3  Modifying the look of the Quarto document

While the text editing capabilities of Quarto documents are useful, the main attraction is the ability to combine the information. However, depending on our audience and what we are trying to communicate, we may want to include different components in the rendered product. There are also

3.0.1 Code chunks

While the code chunk at the end of the last section showed three lines of code, the document I was looking at in my visual editor actually included an additional line:

The #| echo: true line here is a local instruction to the code chunk to change one of the settings. This only applies to this code chunk, and these instructions won’t show up in the rendered version of the document.

Let’s break it down. The #| symbol indicates that I want to give an instruction, and you’ll see this now shows up in a lighter color. The echo: option relates to the visibility of the code (if you think of code as instructions being issued, having it echo means having it repeated back to you before giving the output). Finally, this is set using a logical (true/false) value. So it’s saying to Quarto: “I want you to show the code here.” If I had instead set echo: to false, like so..

..then when I render the document, the table of abalone values would show up without any code.

These local option are used to suppress different kinds of activities in the code chunk. For example, the eval option will determine whether the code chunk will be run or not. This is helpful if you just want to show some code, but don’t want it to produce an outcome. Likewise, setting fig-show: hide will hide whatever plot is generated by the code. These options and their effects are listed in the table below:

Wickham et al. 2023 R for Data Science

Keep in mind that these are local effects, so whatever they are doing, they are only doing in that code chunk.

3.0.2 Additional elements

So far we’ve mostly talked about basic things you’d want to do with a . There are additional elements we might want to add to make our document more complete, including lists, tables, links and We’ll go over each of these in the sections below: Ordered and ordered lists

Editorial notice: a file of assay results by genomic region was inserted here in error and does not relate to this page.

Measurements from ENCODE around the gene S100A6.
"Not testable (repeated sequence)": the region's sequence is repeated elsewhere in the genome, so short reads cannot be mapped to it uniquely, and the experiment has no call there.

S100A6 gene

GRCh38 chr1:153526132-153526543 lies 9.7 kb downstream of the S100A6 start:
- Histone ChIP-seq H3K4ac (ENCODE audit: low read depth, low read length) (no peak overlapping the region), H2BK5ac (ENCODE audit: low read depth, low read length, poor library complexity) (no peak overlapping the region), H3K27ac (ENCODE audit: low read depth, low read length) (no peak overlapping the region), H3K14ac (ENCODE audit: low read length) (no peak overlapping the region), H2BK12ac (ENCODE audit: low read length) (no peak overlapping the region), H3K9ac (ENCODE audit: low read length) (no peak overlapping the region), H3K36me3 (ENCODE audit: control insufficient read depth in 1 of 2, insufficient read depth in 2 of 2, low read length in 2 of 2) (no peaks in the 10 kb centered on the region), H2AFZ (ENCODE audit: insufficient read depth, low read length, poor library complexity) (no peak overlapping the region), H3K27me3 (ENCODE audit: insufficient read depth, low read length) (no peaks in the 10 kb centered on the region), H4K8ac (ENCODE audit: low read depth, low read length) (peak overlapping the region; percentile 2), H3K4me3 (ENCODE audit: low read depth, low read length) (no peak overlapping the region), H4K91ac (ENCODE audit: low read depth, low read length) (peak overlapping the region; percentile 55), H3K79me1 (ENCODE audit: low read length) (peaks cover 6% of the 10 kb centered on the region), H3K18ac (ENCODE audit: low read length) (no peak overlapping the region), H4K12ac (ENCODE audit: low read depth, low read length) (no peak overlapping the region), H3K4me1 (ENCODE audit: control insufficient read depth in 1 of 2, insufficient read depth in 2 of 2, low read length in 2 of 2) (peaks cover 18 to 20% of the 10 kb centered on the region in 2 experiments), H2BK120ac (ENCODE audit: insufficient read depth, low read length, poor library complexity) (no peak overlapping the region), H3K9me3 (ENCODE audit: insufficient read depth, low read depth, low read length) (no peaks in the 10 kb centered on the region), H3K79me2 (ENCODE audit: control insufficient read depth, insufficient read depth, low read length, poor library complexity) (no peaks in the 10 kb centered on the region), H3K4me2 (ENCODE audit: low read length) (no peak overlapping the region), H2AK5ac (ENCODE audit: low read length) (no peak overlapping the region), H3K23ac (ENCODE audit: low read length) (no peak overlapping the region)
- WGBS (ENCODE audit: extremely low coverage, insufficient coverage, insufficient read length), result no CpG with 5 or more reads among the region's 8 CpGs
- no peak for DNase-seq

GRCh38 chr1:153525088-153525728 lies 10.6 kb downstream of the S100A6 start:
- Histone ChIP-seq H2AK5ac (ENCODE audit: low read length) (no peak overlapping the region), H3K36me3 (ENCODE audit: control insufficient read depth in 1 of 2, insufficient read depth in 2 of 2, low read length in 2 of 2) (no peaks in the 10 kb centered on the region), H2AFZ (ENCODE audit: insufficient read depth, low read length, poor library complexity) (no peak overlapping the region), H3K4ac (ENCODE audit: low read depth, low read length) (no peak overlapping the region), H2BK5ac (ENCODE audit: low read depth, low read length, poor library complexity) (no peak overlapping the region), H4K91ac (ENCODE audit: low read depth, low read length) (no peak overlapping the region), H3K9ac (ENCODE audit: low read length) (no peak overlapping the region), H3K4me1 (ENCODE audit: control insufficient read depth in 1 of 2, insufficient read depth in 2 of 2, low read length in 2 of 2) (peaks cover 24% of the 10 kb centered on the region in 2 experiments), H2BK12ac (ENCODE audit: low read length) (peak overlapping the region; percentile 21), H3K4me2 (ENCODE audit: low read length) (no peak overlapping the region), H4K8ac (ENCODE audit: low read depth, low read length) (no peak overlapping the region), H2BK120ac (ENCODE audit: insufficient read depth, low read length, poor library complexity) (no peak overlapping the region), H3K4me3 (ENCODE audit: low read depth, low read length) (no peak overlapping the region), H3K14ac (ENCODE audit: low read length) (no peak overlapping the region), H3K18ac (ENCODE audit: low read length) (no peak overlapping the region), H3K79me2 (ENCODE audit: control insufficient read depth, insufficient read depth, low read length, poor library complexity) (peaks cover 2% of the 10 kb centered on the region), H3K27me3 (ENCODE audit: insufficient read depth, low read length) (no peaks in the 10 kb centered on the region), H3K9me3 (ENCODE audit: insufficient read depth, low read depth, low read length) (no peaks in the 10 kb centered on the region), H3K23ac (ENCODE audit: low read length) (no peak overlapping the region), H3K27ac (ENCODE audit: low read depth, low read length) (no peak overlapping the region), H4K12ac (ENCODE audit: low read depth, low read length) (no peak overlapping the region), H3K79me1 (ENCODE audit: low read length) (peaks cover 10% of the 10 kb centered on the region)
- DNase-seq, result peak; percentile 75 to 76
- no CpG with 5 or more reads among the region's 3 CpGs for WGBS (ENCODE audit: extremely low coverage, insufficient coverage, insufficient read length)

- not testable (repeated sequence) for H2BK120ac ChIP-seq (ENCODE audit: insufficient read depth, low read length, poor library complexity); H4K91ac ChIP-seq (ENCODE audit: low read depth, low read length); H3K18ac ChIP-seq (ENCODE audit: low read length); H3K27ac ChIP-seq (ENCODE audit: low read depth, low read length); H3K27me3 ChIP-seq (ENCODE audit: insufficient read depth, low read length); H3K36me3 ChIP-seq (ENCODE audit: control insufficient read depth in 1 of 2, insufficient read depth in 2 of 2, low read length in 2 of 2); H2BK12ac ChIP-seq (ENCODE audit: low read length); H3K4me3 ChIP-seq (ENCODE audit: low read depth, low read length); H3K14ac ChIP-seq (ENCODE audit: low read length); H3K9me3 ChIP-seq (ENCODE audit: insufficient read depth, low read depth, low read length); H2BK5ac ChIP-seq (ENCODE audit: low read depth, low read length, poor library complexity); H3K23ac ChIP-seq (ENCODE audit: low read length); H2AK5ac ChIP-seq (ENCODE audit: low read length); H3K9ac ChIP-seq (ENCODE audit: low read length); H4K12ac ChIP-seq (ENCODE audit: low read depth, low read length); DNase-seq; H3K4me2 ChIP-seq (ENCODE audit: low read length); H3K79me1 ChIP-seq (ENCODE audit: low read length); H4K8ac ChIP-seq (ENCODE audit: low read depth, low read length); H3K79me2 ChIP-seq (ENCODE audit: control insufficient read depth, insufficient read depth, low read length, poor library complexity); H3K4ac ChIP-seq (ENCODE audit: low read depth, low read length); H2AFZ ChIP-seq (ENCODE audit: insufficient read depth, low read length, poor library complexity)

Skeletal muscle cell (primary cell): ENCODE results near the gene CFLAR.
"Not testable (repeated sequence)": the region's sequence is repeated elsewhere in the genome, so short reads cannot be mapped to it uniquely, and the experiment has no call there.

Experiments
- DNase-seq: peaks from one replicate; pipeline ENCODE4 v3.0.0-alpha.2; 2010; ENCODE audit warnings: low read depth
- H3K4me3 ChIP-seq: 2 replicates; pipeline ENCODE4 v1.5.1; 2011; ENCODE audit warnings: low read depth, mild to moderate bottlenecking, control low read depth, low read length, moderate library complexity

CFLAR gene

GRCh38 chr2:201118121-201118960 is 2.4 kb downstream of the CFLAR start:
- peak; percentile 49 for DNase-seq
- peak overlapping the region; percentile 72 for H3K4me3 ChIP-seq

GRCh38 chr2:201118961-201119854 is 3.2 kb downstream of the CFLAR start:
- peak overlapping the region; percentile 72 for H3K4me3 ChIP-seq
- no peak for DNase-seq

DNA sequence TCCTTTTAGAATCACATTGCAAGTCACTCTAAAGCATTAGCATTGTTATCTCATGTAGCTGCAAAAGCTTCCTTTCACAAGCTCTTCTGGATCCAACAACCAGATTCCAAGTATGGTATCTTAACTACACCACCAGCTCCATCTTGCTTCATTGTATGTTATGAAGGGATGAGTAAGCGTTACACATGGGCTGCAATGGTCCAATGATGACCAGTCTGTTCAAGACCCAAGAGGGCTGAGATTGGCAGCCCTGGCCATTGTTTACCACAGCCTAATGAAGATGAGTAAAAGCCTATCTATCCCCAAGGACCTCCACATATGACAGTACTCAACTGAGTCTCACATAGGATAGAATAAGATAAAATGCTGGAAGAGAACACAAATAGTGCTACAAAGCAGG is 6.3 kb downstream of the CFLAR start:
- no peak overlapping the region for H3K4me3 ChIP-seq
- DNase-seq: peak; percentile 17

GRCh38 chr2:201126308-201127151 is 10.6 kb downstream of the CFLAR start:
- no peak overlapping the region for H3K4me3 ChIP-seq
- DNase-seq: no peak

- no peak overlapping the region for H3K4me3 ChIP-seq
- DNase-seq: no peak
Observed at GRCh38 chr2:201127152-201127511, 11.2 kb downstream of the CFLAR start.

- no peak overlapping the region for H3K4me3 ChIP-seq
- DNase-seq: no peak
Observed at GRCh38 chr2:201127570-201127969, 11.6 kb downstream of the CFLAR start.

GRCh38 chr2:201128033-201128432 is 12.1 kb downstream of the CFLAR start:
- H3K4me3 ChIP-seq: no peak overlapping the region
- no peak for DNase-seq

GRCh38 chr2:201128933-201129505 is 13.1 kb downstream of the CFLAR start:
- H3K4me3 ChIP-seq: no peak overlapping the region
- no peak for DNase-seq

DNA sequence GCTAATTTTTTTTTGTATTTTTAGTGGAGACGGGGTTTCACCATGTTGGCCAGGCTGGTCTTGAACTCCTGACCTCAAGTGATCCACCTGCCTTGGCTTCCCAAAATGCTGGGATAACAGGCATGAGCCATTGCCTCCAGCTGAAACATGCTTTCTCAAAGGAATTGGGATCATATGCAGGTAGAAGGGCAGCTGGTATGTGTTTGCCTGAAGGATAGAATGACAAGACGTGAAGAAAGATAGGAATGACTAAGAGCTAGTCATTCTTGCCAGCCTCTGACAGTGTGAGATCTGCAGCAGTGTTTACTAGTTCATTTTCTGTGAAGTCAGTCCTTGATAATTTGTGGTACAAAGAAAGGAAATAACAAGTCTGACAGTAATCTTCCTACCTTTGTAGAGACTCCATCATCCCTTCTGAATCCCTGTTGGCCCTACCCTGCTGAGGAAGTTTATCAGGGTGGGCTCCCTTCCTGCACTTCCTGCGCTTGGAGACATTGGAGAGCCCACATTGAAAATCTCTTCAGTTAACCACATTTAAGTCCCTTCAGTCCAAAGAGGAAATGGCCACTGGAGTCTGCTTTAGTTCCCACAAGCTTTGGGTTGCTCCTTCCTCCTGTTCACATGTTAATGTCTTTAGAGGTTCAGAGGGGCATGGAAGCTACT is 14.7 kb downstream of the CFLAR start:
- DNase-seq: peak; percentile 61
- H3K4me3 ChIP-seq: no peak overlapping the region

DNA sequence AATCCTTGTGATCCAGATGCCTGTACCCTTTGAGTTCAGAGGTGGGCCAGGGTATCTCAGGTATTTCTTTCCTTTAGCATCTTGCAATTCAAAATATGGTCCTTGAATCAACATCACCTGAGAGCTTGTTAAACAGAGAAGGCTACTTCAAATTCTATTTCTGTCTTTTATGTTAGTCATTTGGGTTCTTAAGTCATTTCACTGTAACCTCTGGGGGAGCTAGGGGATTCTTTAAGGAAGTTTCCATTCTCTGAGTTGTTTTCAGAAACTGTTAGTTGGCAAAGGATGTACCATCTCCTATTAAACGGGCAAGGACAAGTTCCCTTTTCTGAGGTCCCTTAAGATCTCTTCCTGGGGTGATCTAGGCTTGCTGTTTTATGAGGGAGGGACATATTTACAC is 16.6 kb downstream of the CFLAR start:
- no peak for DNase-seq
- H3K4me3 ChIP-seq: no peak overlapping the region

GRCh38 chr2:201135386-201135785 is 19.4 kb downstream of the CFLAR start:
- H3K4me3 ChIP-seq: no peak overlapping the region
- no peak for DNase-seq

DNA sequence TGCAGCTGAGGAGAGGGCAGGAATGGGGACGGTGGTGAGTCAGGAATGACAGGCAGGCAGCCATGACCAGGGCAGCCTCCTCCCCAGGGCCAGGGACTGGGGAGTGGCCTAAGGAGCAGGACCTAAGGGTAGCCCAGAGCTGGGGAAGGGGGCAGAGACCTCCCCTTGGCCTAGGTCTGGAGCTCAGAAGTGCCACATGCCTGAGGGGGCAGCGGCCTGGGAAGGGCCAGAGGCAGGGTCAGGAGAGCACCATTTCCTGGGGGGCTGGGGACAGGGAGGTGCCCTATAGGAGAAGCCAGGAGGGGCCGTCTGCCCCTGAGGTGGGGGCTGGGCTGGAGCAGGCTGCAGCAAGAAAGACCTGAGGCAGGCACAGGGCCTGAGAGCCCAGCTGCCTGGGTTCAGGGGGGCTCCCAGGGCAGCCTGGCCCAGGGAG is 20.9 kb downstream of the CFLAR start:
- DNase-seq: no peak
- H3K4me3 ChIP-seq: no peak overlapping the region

Lists are useful for quickly outlining points or aspects of your data. You can start a list by clicking one of these buttons on the editor bar:

Unordered lists use bullets, while ordered lists use numbers. For example, you could take the following text:



Cookie Dough Tables

Sometimes you may want to show information in a table. To do so, you can select Add Table from this drop-down menu:

That brings up a dialogue box that looks like this:

Here you can set the number of rows and columns of the table, Then you can fill in values

And it will render like this:

Name Favorite Ice Cream Least Favorite Ice Cream
Tara Rocky Road Rum Raisin
Precious Cookie Dough Coffee
Juana Chocolate French Vanilla
Monica Cookie Dough Strawberry
Everett Raspberry Coffee

There are also ways to render data stored in a tibble as a table, but this isn’t useful unless your data set is very small. We’ll cover how to do this in a later lesson. Images

Sometimes you may have an image you’d like to include in your document that is not generated by a code chunk. For example, if you’re doing a study of bobcat ranges, you could add an image of a bobcat. To do this, click the Image button:

That will bring up a dialogue box that looks like this:

For the first field in this dialogue, you can either specify a location of a file stored on your computer or a URL for an image on the web. For example, I could use

The alignment setting will tell you where on the page you’d like the image to appear. Alternative text refers to a text description of the image which is used for accessibility purposes. You can also add a caption, which is also a good place to add a citation for the image. For example, I could use the image here by adding the URL, then I can add a caption that includes information about where I found it.

Bobcat being adorbs

By Maria de Bruyn - https://www.projectnoah.org/spottings/10011526/fullscreen, CC BY-SA 4.0, https://commons.wikimedia.org/w/index.php?curid=127865860
Try it yourself!

In your Quarto document, load the modeldata package create a new heading for “Sacramento Home Sizes” Under that heading, add the following elements:

  • Some text discussing what your data are, linking to a website about Sacramento

  • An image of the Sacramento skyline (with citation in caption)

  • A code chunk that loads the modeldata package and produces a boxplot of home square footage by type